http://en.wikipedia.org/wiki/White_Oaks,_New_Mexico







So down the hill to Carrizozo, then try to gas up with plastic, but the whole
town's web was down, so (horrors!) I had to pay cash. Headed east towards
Capitan, but took the road south to Nogal ("walnuts" en espanol).  Headed through
'town', up the valley.  I was going towards Ruidoso ("noisy" en espanol, because
of the major river - a "creek" to you Easterners)- going through there.

Up the valley, Nogal Peak in the distance.  The road goes up the valley, then
pops over the ridge and comes down into Bonito Creek ("pretty") , the place I
worked for the FS when I first came to NM. 



Kinda steep in places.  The FS had just "maintained" the road which meant loose
and rolly-rocky, with no clue as to what was firm or soft.  Slow going, as I'm a
cautious guy.  Some nice oak groves.  I didn't take any pictures, but at the
bottom of the climb, I saw a guy sitting on a log.  Turned out he and his wife
were in a big hike and their doggy (lying behind the log) had cut his paw and had
to be carried out.  When they got to the road, the lady went for the car, she
passed me on the way up, hauling ass.  I'm sure the dog was ok, he looked perky
enough.



Going down the other side, some deer.



Down into Bonito, I'd called the FS about fire restrictions, and their web site
said there were no campgrounds in Bonito Creek.  Ummm... I remember one..... 
Well, there it was...



... but evidently it was closed because of the Little Bear Fire, and the FS was
afeard that big rains would come and wash all the tourists out of the canyon. 
Legal paranoia, I think.   :soap: I would have felt better if the lady would have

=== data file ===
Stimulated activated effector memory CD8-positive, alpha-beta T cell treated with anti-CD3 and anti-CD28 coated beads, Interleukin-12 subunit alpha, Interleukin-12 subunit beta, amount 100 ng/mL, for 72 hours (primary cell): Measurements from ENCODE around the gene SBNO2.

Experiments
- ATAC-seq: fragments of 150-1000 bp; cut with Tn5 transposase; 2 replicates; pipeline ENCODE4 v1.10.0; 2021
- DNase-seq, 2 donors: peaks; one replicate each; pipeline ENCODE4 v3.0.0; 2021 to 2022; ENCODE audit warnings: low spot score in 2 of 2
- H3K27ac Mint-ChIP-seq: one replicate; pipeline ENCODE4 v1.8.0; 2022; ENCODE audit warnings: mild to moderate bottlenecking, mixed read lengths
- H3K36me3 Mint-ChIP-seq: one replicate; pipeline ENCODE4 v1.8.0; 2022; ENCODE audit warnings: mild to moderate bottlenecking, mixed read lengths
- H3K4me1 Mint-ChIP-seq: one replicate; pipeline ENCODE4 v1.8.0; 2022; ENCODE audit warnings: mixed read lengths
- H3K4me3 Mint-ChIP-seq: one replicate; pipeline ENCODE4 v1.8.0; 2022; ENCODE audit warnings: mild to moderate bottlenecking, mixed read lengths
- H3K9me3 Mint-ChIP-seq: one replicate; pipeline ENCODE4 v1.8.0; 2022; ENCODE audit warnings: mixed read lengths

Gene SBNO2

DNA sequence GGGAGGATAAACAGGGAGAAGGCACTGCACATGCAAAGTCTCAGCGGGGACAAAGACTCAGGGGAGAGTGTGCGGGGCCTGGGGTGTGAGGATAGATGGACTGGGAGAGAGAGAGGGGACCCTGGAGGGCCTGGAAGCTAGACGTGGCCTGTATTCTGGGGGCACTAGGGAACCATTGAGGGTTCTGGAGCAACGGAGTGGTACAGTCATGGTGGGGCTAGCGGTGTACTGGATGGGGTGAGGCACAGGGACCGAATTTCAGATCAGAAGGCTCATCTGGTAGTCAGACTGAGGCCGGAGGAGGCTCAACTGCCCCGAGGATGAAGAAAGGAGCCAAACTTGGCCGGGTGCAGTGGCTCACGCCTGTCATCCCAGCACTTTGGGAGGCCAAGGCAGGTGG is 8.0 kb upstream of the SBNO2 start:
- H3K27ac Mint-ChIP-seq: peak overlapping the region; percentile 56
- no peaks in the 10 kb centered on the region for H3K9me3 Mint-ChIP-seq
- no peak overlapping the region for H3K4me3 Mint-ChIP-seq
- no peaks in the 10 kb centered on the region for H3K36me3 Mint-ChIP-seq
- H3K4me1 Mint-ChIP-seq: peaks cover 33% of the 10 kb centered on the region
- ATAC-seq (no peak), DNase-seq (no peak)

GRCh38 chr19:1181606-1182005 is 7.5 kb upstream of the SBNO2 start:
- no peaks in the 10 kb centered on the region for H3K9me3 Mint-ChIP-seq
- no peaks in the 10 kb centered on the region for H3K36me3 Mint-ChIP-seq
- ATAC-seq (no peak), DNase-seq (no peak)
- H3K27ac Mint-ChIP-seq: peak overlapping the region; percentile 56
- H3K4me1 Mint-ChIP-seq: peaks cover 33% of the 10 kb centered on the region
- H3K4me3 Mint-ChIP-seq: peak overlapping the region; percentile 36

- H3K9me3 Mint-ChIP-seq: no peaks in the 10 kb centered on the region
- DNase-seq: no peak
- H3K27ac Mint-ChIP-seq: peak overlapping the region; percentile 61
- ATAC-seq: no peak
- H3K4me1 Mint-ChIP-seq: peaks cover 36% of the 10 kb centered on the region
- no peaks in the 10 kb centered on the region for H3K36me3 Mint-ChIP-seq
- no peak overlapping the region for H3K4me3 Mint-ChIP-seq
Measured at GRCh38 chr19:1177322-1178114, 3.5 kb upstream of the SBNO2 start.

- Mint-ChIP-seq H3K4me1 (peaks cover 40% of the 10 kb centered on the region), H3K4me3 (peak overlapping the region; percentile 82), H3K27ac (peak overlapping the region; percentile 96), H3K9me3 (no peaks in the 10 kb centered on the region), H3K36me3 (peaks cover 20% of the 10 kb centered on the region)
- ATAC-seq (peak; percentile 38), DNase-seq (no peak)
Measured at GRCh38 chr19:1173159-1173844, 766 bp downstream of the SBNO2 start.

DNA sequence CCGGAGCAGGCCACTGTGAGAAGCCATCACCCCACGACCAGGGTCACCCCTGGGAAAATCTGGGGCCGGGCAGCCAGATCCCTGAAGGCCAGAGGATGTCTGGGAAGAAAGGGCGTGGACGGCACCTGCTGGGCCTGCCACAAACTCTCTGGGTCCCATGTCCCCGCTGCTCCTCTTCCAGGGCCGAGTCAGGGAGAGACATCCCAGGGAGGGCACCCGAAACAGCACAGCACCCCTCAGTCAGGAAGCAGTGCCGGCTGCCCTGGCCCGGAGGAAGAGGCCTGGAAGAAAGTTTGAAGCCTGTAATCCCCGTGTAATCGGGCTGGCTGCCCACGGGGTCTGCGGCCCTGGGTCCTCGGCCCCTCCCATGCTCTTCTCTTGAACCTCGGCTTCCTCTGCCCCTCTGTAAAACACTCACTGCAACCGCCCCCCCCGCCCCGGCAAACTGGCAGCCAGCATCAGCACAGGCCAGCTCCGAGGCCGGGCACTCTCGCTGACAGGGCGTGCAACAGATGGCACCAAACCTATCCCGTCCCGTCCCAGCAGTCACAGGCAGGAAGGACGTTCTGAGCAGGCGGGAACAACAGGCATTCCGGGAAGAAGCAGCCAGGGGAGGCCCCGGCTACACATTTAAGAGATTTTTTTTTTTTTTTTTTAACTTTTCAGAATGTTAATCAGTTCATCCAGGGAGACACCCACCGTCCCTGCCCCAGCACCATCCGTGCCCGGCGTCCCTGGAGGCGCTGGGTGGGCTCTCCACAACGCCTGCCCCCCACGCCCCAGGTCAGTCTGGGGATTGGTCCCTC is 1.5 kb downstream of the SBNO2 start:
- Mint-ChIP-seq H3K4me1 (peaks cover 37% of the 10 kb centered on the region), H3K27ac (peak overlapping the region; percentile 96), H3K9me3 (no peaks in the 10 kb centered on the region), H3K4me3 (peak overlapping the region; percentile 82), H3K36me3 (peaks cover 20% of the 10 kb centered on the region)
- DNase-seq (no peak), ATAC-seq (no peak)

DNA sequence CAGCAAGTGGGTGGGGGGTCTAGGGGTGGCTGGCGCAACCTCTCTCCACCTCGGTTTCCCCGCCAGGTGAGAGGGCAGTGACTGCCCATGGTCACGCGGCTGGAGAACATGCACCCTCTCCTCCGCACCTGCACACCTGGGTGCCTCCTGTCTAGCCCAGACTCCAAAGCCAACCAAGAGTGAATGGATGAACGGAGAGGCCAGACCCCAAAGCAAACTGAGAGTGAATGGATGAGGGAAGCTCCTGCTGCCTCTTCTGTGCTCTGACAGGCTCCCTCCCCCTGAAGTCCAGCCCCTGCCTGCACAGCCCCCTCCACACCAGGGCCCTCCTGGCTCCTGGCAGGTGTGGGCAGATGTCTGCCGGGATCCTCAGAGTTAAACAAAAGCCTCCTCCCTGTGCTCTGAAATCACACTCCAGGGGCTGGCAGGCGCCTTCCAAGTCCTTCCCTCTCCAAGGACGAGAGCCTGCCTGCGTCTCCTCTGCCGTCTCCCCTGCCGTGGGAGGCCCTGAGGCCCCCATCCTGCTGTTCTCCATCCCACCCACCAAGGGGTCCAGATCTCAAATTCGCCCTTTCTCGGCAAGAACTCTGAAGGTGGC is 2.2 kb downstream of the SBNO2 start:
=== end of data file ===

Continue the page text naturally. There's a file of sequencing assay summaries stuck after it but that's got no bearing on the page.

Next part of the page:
said that there's a campground up there that's closed because of the perceived
danger, rather than telling me there's no campground up there. (End of soapbox).

Bonito Lake.



Onward, down to the main highway (48) to Alto, then up towards the ski area for
camping.  I headed to Skyline Campground because I figured it would be less
populated than Oak Grove, which was closer to the pavement.  (Wrong, but not by
much).

Nice place, no water, had poopers.  Middle of the night I got woken up by
tromping and snorting.... horses?  They hung out most of the night, maybe there
was good grass around there, I dunno. Weird.





The place had been burned over by that Little Bear Fire.... nice grass, eh? 
Nature heals, in Her own good time.



Nearby was Mon Jeau Lookout, a very rocky place.  Nice road up there, though. 
The FS sign said "Lookout Closed", which I figured meant the road up there was
closed, but I've learned to ignore my more sign-abiding habits and see what's
really up there.  Onward... totally open.  I guess the "closed" meant there was
no lookout person, which is pretty normal these days.








Looking up.



looking at Texas.



Horses?  At the bottom of the hill was a small cluster of houses, and just uphill